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Others Wills Lifestyle India Fashion Week: From the runaway to the racks - Forecasting the stars

Wills Lifestyle India Fashion Week: From the runaway to the racks - Forecasting the stars

Author | Sumita Patra & Pallavi Goorha | Friday, Apr 07,2006 8:02 AM

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Wills Lifestyle India Fashion Week: From the runaway to the racks - Forecasting the stars

Day Two of the Wills Lifestyle India Fashion Week commenced with a seminar on ‘From The Runaway to The Racks - Forecasting the Stars’. Moderated by Harmeet Bajaj, the podium had an impressive line-up of speakers which included Didier Grumbach, President-Federation Francaise de la Couture Du Pret-a-Porter des Couturiers et des Createurs de Mode; Chantal Rousseau, VP, Bloomingdale’s (Europe); Adam Levin, Elle (South Africa); and Pradeep Hirani, CEO, Kimaya. Fashion designer Payal Jain also shared the dais with the eminent speakers.

Levin was among the first of the speakers. He put forward his point through a presentation titled ‘Revolution of style’ and laid emphasis on the South African fashion industry and drew similarities between the South African and the Indian fashion industry.

Rousseau began by complimenting the enthusiasm showed by the Indian designers. She highlighted the differences between department stores and boutique retailing. She said that while department stores had the advantage of space, they were also “very often less efficient than boutiques. Boutiques are incredibly personal. They are less commercial oriented.”

For Rousseau, boutiques scored over department stores in terms of business. This was quite apparent when she said, “I consider boutiques very good partners to our business.”

Grumbach, who is considered to be the most important name at the Wills Lifestyle India Fashion Week, wondered how Indian design would mix with the rest of the world. He said, “There is no nationalism in fashion. Fashion is what everyone brings to the world. Fashion is what makes people close to one another. It is important to note as to how we will show innovative talents from India to the world. The Indian design should be shown to the world.”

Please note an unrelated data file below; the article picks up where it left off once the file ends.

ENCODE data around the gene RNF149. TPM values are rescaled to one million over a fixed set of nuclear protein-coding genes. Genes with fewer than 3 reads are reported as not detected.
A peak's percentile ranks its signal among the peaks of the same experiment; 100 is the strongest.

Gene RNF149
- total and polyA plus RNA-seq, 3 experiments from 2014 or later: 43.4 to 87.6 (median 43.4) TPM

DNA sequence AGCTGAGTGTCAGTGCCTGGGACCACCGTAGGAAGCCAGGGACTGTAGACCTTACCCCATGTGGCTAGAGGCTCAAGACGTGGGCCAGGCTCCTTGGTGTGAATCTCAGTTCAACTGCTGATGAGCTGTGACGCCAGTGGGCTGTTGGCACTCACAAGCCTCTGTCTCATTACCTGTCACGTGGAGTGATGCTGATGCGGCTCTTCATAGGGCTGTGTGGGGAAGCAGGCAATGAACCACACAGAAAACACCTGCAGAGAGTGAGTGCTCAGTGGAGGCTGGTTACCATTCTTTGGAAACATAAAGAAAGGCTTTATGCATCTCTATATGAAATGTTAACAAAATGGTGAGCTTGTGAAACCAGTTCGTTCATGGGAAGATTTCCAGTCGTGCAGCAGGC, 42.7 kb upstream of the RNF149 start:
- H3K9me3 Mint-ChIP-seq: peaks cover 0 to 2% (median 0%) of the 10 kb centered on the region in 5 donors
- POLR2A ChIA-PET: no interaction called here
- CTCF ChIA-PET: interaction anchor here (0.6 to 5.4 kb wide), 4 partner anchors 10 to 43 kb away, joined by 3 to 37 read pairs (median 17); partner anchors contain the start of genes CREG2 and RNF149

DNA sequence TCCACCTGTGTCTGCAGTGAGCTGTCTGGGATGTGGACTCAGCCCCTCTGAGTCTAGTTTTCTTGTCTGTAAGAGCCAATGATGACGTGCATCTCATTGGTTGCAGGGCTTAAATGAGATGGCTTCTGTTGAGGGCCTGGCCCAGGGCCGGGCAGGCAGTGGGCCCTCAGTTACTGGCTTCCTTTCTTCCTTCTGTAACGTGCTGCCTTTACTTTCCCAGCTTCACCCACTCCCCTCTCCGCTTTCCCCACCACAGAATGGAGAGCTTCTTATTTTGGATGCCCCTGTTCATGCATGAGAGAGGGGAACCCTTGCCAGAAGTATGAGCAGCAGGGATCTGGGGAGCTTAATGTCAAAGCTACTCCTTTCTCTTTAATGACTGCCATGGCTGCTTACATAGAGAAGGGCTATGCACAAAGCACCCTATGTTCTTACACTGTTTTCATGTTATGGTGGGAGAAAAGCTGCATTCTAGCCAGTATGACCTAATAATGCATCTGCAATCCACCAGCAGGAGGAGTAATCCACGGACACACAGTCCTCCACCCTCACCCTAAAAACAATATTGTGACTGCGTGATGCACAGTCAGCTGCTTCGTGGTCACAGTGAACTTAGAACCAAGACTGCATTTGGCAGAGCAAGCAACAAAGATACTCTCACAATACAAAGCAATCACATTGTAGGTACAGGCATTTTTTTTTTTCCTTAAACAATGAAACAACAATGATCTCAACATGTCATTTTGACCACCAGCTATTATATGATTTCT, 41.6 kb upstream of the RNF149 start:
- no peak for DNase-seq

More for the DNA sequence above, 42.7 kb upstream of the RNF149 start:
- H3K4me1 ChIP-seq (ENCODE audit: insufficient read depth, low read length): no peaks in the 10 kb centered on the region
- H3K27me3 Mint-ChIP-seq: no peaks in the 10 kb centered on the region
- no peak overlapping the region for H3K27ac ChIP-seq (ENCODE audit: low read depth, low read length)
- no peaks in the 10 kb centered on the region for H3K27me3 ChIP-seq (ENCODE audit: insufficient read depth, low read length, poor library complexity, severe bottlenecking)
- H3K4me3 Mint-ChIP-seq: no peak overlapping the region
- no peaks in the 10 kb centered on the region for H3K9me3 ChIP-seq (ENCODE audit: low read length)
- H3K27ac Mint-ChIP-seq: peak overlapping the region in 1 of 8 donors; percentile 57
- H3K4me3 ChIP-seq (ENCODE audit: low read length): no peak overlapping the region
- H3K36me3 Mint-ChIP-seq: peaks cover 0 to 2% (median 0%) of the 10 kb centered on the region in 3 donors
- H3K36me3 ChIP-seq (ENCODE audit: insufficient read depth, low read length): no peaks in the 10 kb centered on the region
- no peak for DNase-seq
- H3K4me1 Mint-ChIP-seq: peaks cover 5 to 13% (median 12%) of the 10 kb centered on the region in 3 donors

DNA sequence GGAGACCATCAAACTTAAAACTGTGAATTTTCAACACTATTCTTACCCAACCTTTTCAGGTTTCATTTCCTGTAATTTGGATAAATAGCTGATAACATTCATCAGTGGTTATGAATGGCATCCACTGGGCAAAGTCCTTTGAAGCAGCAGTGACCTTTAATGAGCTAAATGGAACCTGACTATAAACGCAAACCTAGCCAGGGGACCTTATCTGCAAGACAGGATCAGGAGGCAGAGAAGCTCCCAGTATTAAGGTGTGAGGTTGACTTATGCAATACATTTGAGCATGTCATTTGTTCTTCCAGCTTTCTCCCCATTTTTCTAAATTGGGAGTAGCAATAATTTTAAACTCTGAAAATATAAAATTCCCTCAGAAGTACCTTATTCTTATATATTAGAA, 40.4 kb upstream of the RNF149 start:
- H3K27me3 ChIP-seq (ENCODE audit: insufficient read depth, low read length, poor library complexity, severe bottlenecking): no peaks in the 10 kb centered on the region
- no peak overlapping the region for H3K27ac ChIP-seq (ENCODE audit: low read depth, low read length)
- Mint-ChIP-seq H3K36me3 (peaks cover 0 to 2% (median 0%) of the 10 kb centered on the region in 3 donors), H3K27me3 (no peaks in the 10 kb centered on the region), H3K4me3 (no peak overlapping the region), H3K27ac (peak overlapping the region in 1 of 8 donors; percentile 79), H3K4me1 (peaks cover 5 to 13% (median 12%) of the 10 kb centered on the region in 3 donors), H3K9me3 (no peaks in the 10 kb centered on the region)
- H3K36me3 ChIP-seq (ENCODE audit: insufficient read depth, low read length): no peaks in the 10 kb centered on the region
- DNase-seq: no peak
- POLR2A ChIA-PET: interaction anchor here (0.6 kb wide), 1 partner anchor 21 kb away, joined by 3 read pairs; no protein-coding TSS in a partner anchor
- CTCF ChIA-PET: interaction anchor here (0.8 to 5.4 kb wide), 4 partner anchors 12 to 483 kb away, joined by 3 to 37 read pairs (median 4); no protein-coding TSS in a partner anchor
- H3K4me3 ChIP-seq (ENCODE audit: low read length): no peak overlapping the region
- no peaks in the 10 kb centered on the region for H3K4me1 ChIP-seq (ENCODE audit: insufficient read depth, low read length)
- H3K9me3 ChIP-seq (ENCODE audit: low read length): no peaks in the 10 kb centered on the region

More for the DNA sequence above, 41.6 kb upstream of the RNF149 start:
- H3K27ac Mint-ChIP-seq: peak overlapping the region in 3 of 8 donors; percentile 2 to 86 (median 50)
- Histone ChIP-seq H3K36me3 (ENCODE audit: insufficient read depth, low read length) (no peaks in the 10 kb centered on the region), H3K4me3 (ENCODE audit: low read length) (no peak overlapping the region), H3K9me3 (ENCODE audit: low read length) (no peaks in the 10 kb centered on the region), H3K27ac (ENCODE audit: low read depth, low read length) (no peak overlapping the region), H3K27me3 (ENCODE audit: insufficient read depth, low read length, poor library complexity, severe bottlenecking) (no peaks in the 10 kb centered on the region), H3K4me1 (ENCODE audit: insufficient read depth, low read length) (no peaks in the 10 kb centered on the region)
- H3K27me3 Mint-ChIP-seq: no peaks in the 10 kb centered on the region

Grumbach laid emphasis on the need to know each other when he said, “We must know one another. Internet interaction is not enough. We must know our American, Japanese and French counterparts as well. We should find all opportunity to meet each other.”

On the issue of whether the business of fashion would encourage the effort of individual designers to create their own identity, Rousseau said, “I do not think customers will buy a piece because it relates to ethnicity of the designer. A customer would buy a piece if it suits her style. She would buy something that she cherishes as an art.”

Kimaya’s Hirani in his short speech highlighted the significance of the target audience which varied from location to location while saying, “If I have to buy for three locations, I have to keep the kind of audience in mind. In Delhi, there is need for higher embellishment, while in Mumbai, there is need for lesser embellishment.”

The seminar concluded with a significant question from the audience on whether we have a market outside India and what it took to be on the global map. Rousseau reply was, “I think crafts have better opportunity.” She was in favour of antiques when she said, “Antique market is everywhere and can please everyone and there will always be a customer for that.”

As far as Indian clothes are concerned, Rousseau said, “It is difficult to say that Indian clothes can sell by tones. The beauty of a fabric and embellishment can be saved in the garment.”

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